Is Dayton's home rehab program really working?

Credit: DaytonDailyNews

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Dayton resident Larry Hollar thinks the city needs to change the way they handle vacant properties.

Credit: DaytonDailyNews

Larry Hollar stood outside a neighbor's property and looked in disbelief at the building that has been empty for the better part of ten years. He has called the city of Dayton many, many times to report high weeds in the yard, trash dumped behind the building and homeless people who broke in and set up camp.

"Oh boy, I called 'em, I faxed 'em. I've done everything I can," Hollar said.

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Hollar was shocked to learn the property, a four unit brick apartment building with broken windows and plywood over the doors, was once owned by the city of Dayton. It was part of the city program known as "LotLinks." The program was established originally to allow home owners to buy empty lots adjoining their property. Later the city expanded the program to include distressed houses.

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Empty houses are an eyesore in a lot of neighborhoods.

Empty houses are an eyesore in a lot of neighborhoods.

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Empty houses are an eyesore in a lot of neighborhoods.

Under the program, people interested in buying a distressed property can apply to the city. If the property is free of liens and other legal entanglements, the city can briefly take ownership and wipe out any back property taxes. Eventually the sale to the new owners is supposed to place the property on a path to renovation.

Brian Inderrieden, Dayton's Acting Director of Planning and Community Development, said the program has been successful. Thousands of properties have gone through the hands of the city to new owners. Exactly how much good it has done is not known. The city has not tracked the condition of the homes they sell months or even years after the sale.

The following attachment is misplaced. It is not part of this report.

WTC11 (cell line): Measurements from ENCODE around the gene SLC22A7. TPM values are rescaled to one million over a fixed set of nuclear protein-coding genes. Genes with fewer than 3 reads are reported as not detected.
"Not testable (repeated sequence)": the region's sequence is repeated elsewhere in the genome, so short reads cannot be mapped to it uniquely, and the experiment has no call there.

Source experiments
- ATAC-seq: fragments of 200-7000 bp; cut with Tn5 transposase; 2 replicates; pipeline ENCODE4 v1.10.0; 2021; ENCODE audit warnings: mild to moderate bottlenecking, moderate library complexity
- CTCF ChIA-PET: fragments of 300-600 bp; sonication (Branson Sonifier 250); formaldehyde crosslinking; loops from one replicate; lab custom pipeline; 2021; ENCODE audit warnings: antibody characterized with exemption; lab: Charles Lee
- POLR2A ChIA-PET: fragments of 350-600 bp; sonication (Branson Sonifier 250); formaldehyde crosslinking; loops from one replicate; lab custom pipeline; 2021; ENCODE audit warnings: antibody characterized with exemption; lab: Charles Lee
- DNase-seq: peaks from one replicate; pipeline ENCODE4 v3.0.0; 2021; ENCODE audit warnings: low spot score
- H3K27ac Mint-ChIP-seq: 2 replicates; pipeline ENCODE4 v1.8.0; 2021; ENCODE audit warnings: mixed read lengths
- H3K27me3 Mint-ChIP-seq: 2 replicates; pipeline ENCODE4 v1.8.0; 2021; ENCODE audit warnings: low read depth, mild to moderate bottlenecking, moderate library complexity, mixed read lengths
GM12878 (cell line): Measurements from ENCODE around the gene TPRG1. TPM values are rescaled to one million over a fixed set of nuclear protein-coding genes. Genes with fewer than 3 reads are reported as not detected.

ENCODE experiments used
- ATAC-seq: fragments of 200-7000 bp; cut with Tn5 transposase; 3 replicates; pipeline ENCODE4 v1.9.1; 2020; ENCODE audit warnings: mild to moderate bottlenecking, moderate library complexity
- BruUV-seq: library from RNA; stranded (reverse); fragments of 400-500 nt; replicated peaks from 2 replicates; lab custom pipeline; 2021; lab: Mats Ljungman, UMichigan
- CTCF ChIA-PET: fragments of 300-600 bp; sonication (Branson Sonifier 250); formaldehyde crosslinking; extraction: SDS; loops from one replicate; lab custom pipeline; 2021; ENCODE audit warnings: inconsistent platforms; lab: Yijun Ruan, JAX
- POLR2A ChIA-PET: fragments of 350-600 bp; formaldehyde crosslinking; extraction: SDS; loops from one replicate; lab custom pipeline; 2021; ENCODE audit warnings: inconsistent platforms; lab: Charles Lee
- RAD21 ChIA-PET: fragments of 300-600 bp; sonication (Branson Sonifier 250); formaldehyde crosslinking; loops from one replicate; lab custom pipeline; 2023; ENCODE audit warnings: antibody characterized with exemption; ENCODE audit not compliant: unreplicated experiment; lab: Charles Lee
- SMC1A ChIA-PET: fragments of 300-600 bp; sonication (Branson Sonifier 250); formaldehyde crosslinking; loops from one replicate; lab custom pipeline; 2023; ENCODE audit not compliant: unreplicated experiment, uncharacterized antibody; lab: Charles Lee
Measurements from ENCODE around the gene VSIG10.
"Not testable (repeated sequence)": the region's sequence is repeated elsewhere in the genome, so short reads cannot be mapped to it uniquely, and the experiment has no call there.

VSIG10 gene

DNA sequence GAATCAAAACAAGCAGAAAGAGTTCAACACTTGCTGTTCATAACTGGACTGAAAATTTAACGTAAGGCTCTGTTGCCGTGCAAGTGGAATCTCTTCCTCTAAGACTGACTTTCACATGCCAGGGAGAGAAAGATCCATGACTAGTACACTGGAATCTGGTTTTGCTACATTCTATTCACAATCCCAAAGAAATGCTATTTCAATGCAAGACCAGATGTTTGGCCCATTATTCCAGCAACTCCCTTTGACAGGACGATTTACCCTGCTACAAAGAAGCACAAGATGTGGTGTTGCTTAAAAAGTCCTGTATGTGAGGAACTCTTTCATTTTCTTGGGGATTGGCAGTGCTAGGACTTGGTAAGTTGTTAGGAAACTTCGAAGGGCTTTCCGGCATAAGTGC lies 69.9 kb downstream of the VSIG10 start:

Credit: DaytonDailyNews

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City employee Brian Inderriden talks about Lotlinks program.

Credit: DaytonDailyNews

"We really haven't done that audit and dug into the data and done the analysis," Inderrieden said.

Real estate expert Denise Swick said at a minimum the city should look to see if the people who buy those properties are now paying their taxes.

"If they're not paying their property taxes, they're not mowing the grass, they're not fixing up the property, they're not 'in it to win it' so to speak," Swick said.

Using Ohio's public records law, the I-Team obtained the city list of properties that have been sold through the LotLinks program. A sampling of properties turned up some success stories, including a new home built on a former vacant lot along East Third Street in Dayton, as well as a former vacant lot that now has been purchased by a neighbor and is being maintained. At the same time, though, there are examples of houses that have been purchased by people who have not done enough repair work, if any, to satisfy the neighbors.

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Homeowner Elmer Bray told the I-Team that it is a frustrating experience to see the properties sit. He said even if the new owner is working on the property, it can take years before repairs are made.

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Empty houses are an eyesore in a lot of neighborhoods.

Empty houses are an eyesore in a lot of neighborhoods.

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Empty houses are an eyesore in a lot of neighborhoods.

"I tell them these properties need to be fixed up or torn down," Bray said.

A survey of 25 properties chosen at random that were sold through the city program showed about half of them owed at least $1,000 in back property taxes. One of them owes the county more than $20,000.

The property on Larry Hollar's street is back on the market. Some repair work has been done there but it appears the work has been halted, with multiple windows still broken. He is hoping someone with the time and money to finish the job will buy it and finally bring in some good tenants. Until then, Hollar said the property continues to bring down home values in the neighborhood.